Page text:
A Lean, Mean, Innovation Machine!

Want to increase innovation? Employee engagement? Lower turnover and create a work force that is focused on solving problems? Jag Randhawa tells us how in his new book, The Bright Idea Box: A Proven System to Drive Employee Engagement.

If you only have time to read one book and your business needs a booster shot for innovation and engagement, this is the book you need. 


This photo was shared under the Creative Commons Attribution License and has been taken from Tsahi Levent-Levi’s Flickr photo stream

It’s a lean book that is easy to read. It has just enough information for anyone to understand why building a bottom up innovation program is important, how to get buy in, how to implement the program and ensure its success! Better yet, it can be done with a smallest of budgets. 

I’ve read a ton of books on innovation and employee engagement but this is the first one that ties it all together and gives us a plan to make it happen in our businesses. 

This is a “how to” book with just enough theory to get the innovation program going. 

I work for an internet marketing startup and I knew after reading the first chapter that I was going to use the information in this book to inject innovation into our teams DNA. I’m going to create innovation trainings in conjunction with our Bright Idea Box Program, based on this book and my other research, books like: Where Good Ideas Come From: The Natural History of Innovation by Steven Johnson, and The Progress Principle: Using Small Wins to Ignite Joy, Engagement, and Creativity at Work by Theresa Amabile and Steven Kramer

The book is written in 3 parts:

Part One - The Innovation

Part Two - The Program

Part Three - The Engagement

Jag breaks down business innovation into 4 categories: 

Revenue Generation 

Cost Reduction 

Business Process

Business Model.

“The results of innovation can emerge as a new or improved product, a new management strategy, lowered cost, added convenience for customers, or selling existing products in new ways or to new markets,” says Jag. Great! When my team talks about innovation it normally pertains to new products, new niches or new marketing ideas. We overlook some the places that have huge potential, like improving business processes. 

Things like business processes and adding value for customers often get overlooked because they’re not sexy.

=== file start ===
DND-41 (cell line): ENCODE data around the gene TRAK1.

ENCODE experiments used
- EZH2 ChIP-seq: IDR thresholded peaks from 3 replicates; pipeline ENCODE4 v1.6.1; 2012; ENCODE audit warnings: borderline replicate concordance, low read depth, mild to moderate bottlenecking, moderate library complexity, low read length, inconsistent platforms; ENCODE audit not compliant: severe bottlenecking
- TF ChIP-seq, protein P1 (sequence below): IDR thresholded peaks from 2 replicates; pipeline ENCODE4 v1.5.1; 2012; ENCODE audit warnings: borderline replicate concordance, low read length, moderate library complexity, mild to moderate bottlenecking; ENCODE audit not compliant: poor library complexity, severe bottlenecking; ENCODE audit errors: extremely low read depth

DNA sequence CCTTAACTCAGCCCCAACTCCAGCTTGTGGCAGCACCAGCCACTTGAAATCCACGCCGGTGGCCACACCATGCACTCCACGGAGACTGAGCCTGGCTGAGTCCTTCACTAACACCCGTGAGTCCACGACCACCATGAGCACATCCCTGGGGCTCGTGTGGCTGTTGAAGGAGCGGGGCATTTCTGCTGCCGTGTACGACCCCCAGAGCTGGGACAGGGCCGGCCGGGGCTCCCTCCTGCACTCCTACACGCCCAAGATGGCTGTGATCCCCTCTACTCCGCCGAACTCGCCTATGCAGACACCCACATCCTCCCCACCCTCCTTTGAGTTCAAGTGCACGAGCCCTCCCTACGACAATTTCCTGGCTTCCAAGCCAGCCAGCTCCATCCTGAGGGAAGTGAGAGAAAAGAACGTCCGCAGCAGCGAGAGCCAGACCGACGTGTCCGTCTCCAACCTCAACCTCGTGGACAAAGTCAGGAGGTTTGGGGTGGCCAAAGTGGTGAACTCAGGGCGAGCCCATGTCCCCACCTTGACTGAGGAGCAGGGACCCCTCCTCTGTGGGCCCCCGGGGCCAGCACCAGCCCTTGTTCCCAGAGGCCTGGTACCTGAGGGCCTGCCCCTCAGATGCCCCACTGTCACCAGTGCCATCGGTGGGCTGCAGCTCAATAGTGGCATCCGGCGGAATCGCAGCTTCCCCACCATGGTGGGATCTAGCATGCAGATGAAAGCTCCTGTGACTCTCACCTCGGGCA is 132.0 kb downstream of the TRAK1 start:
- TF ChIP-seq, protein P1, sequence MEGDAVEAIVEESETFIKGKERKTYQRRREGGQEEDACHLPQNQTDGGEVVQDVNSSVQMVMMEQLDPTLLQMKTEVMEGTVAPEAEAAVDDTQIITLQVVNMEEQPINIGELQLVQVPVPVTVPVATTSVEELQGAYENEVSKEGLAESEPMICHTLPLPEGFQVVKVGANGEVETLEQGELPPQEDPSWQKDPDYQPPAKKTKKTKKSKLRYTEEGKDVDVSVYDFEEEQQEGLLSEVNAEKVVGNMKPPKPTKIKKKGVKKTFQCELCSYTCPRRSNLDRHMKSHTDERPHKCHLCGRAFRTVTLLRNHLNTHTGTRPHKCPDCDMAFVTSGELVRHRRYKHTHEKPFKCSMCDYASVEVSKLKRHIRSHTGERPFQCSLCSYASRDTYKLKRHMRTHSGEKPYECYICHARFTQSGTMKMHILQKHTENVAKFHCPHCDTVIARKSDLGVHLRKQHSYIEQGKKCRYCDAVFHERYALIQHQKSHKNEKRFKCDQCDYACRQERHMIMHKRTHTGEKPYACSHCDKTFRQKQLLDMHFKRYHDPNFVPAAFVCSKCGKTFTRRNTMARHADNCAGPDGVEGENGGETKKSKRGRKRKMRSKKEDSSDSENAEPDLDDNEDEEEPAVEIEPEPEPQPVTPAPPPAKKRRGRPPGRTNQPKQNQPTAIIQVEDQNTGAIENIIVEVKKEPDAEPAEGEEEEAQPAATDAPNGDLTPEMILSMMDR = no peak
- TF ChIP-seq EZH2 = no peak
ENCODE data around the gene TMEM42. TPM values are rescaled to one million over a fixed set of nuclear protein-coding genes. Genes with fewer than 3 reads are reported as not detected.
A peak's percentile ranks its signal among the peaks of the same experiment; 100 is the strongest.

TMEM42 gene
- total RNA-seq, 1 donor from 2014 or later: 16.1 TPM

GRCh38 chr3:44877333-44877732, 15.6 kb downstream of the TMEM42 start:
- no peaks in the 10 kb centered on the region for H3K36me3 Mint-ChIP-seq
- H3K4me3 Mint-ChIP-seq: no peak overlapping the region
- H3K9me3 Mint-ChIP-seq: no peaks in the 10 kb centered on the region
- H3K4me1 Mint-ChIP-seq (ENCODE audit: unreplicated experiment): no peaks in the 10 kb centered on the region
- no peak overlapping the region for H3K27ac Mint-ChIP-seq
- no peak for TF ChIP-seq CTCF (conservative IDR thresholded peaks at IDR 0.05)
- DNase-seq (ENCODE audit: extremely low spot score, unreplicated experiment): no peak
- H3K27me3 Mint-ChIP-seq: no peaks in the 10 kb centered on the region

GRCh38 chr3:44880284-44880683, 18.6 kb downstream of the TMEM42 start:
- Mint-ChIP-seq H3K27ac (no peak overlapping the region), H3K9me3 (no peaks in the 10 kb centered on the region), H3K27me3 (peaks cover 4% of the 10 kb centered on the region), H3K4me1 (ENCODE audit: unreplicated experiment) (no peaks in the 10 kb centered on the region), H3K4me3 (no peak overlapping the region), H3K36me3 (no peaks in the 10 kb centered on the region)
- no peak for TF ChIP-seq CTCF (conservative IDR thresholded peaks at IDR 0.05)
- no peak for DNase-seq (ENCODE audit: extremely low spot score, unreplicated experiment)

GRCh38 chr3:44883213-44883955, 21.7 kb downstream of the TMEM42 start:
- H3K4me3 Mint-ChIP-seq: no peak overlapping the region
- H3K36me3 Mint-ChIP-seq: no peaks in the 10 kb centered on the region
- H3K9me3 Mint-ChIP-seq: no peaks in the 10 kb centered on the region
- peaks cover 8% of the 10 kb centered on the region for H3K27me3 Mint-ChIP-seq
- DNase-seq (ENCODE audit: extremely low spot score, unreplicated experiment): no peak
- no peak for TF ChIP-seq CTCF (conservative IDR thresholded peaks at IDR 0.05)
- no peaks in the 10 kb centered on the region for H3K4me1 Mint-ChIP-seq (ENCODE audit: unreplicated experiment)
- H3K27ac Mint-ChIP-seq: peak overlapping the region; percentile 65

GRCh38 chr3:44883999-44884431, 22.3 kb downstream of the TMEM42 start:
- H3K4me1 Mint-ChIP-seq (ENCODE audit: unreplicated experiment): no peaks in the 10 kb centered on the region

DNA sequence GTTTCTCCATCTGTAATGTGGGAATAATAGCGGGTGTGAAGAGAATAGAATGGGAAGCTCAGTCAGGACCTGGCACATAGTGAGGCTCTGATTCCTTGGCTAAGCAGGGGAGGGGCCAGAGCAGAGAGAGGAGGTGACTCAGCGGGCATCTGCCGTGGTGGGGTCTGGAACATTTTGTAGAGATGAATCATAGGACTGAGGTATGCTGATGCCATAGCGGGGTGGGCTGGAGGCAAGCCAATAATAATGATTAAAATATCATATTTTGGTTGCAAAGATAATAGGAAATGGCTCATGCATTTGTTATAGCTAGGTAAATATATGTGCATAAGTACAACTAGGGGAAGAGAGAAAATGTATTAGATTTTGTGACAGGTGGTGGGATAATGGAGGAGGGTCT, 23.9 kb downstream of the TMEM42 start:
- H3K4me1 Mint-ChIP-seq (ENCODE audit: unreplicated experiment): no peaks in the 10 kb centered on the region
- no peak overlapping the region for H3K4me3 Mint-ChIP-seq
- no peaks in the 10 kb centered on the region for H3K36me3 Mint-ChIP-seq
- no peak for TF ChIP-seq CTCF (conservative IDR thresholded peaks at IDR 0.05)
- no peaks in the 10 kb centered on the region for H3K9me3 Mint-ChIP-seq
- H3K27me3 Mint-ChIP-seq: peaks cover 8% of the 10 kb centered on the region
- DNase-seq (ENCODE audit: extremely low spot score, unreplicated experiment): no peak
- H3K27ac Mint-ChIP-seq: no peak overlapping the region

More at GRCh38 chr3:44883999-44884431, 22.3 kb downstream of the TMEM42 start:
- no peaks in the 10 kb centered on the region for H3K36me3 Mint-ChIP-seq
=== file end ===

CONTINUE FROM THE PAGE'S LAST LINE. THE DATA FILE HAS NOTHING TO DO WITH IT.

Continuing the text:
How much better would things work if everyone was thinking about improving the way we work instead of just the people who’s job it is? Reframing innovation like this is hugely helpful. 

Taking advantage of research in neuroscience, Jag uses chunking to help us to remember the steps necessary to implement our innovation program using the acronym MASTER:

Mobilize- Get people involved

Amass- Collect Ideas

Support- Assuring commitment

Triage- Screen Ideas

Execute- Implement Ideas

Recognize- Recognize team members  

Jag says, “Innovation = Invention + Execution + Adoption” in other words ideas without implementations are like seeds that get planted but never watered and tended to. It’s not enough to have good or even great ideas. They have to be captured, evaluated and if they are worthy, implemented.

The author shows us how to get buy in from executives, managers and team members. He suggests we should hire partners not employees. This is crucial for maximizing team engagement. 

Question: In a bacon-and-egg breakfast, what’s the difference between the Chicken and the Pig?

Answer: The Chicken is involved, but the Pig is committed!

One of the best ways to engage team members is to raise their level of commitment. Be the pig! Be committed. When people are empowered and supported to make potentially staggering contributions to the success of the company, they are much more likely to be committed.  

The author also gives us a great way to filter out ideas that don’t add value to the business, when an idea is submitted 4 questions must be answered: 

1. What is the name of the idea:

2. Description:

3. Benefits:

4. Cost-Benefit Rationale:

The first two are no brainers, the third one is necessary and the last one is gold! Requiring your team to answer these questions makes them think their idea through and sends half-baked ideas back for more development. Anyone who participates in the program will learn how to do cost/benefit analysis. In other words they will learn to think like business owners!

This is easily the best business book I’ve read in the last year. If your team is lacking in engagement, like 74% of employees in the United States and innovation is something they hear mentioned in the news, you might want to give this book a read and put it’s ideas to good use.